This decision comes on the heels of a “temporary” ban on the publication of new premium extensions back in March. According to Engadget, all aspects of paid extension use—including free trials and in-app purchases—will be gone come February 2021.
To be clear, Google’s decision won’t prohibit extension developers from charging customers to use their products; instead, extension developers will be required to find alternative methods of requesting payment. We’ve seen this model work on a donation basis with extensions like AdBlock. But shifting to something similar on a comprehensive scale will be something else entirely.
Interestingly, Google’s angle appears to be in increasing user safety. The Verge reports that their initial suspension of paid extensions was put into place as a response to products that included “fraudulent transactions”, and Google’s subsequent responses since then have comprised more user-facing actions such as removing extensions published by different parties that accomplish replica tasks.
Review manipulation, use of hefty notifications as a part of an extension’s operation, and generally spammy techniques were also eyeballed by Google as problem points in their ongoing suspension leading up to the ban.
In banning extension payments through their own platform, Google addresses a compelling, if self-created, issue. The extension store was a relatively free market in a sense—something that, given the number of parameters being enforced as of now, is less true for the time being.
Similarly, one can only wonder about which avenues vendors will choose when seeking payment for their services in the future. It’s entirely possible that, after Google Chrome shuts down payments in February, the paid section of the extension market will crumble into oblivion, the side effects of which we can’t necessarily picture.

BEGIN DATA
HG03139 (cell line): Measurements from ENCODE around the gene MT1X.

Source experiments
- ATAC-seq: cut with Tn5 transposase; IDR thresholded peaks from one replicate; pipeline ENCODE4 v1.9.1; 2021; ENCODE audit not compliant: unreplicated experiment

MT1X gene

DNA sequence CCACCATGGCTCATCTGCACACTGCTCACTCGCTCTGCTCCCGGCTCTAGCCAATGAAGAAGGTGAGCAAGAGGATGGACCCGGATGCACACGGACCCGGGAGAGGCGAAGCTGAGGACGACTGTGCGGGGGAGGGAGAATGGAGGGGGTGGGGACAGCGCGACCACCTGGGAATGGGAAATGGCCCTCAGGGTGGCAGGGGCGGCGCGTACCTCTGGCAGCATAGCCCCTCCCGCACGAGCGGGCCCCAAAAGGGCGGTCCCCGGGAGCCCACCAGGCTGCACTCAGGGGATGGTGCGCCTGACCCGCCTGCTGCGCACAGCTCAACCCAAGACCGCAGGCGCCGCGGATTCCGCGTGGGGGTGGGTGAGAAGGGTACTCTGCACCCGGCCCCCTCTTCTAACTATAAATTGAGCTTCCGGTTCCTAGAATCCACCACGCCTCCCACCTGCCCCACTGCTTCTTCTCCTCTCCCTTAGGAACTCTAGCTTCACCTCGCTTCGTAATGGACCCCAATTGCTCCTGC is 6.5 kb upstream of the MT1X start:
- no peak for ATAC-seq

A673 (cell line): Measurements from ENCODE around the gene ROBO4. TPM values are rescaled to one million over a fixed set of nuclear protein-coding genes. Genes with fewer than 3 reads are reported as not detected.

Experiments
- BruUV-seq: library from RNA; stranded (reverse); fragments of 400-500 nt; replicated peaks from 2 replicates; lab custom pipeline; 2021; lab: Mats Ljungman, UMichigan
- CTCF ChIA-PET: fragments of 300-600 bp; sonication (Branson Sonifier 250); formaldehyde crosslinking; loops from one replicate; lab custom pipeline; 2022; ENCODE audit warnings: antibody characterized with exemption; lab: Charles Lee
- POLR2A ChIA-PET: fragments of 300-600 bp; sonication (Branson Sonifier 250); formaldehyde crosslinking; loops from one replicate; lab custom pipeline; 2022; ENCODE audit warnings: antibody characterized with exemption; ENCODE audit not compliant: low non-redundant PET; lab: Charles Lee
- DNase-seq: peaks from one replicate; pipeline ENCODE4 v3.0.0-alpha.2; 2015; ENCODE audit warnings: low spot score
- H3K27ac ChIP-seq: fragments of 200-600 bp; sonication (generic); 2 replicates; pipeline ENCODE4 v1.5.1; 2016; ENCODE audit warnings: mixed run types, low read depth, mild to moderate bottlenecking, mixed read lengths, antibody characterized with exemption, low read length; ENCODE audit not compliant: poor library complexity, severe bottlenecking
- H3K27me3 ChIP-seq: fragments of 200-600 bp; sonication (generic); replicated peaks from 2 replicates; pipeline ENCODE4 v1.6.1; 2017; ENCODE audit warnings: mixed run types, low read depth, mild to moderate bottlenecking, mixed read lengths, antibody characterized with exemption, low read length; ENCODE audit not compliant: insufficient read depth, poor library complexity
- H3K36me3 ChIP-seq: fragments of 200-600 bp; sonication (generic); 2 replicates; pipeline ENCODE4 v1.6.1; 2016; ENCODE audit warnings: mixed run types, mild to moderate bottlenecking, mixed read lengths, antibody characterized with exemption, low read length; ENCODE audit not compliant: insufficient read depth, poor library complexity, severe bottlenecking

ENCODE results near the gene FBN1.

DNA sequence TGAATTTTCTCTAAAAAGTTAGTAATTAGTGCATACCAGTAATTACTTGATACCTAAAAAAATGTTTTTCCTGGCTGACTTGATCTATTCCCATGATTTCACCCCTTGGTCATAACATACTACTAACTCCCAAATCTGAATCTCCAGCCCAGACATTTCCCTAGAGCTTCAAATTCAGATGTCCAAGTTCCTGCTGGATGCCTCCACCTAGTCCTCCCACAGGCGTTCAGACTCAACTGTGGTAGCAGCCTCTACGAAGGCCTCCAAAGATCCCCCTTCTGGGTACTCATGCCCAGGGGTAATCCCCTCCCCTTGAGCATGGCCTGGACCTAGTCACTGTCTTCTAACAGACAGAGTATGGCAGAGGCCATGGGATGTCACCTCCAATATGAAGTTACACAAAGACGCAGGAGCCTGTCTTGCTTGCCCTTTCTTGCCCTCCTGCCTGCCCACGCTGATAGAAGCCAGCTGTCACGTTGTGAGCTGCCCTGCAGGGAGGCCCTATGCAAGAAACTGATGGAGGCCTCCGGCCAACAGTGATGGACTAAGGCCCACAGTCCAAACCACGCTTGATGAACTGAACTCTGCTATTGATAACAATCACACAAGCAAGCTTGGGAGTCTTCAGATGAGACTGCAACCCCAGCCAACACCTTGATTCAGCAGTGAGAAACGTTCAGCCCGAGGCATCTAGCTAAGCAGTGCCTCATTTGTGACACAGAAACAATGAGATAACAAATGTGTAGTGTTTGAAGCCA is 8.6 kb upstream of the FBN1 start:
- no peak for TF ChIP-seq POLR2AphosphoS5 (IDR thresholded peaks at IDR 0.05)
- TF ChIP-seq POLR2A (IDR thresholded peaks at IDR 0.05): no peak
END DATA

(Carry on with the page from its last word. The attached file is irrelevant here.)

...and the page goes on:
For now, it’s probably best to hold off on buying any premium extensions; after all, there’s at least a fighting chance that they’ll all be free come February—if we make it that far.
Bite-sized retail: Macy’s plans to move out of malls
(BUSINESS MARKETING) While Macy’s shares have recently climbed, the department store chain is making a change in regards to big retail shopping malls.
I was recently listening to a podcast on Barstool Sports, and was surprised to hear that their presenting sponsor was Macy’s. This struck me as odd considering the demographic for the show is women in their twenties to thirties, and Macy’s typically doesn’t cater to that crowd. Furthermore, department retail stores are becoming a bit antiquated as is.
The sponsorship made more sense once I learned that Macy’s is restructuring their operation, and now allowing their brand to go the way of the ghost. They feel that while malls will remain in operation, only the best (AKA the malls with the most foot traffic) will stand the test of changes in the shopping experience.
As we’ve seen a gigantic rise this year in online shopping, stores like Macy’s and JC Penney are working hard to keep themselves afloat. There is so much changing in brick and mortar retail that major shifts need to be made.
So, what is Macy’s proposing to do?
The upscale department store chain is going to be testing smaller stores in locations outside of major shopping malls. Bloomingdale’s stores will be doing the same. “We continue to believe that the best malls in the country will thrive,” CEO Jeff Gennette told CNBC analysts. “However, we also know that Macy’s and Bloomingdale’s have high potential [off]-mall and in smaller formats.”
While the pandemic assuredly plays a role in this, the need for change came even before the hit in March. Macy’s had announced in February their plans to close 125 stores in the next three years. This is in conjunction with Macy’s expansion of Macy’s Backstage, which offers more affordable options.